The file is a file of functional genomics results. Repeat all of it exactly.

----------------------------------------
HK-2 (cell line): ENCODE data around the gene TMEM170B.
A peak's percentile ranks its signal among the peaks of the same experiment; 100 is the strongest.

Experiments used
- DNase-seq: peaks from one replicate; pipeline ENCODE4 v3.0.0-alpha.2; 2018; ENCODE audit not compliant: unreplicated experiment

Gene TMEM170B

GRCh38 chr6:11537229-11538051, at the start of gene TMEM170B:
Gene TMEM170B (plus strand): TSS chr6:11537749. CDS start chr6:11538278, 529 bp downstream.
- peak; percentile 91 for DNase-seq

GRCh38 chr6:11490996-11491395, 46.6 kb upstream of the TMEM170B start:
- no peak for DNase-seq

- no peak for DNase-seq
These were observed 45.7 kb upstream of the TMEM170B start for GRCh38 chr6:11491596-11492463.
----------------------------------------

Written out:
HK-2 (cell line): ENCODE data around the gene TMEM170B.
A peak's percentile ranks its signal among the peaks of the same experiment; 100 is the strongest.

Experiments used
- DNase-seq: peaks from one replicate; pipeline ENCODE4 v3.0.0-alpha.2; 2018; ENCODE audit not compliant: unreplicated experiment

Gene TMEM170B

GRCh38 chr6:11537229-11538051, at the start of gene TMEM170B:
Gene TMEM170B (plus strand): TSS chr6:11537749. CDS start chr6:11538278, 529 bp downstream.
- peak; percentile 91 for DNase-seq

GRCh38 chr6:11490996-11491395, 46.6 kb upstream of the TMEM170B start:
- no peak for DNase-seq

- no peak for DNase-seq
These were observed 45.7 kb upstream of the TMEM170B start for GRCh38 chr6:11491596-11492463.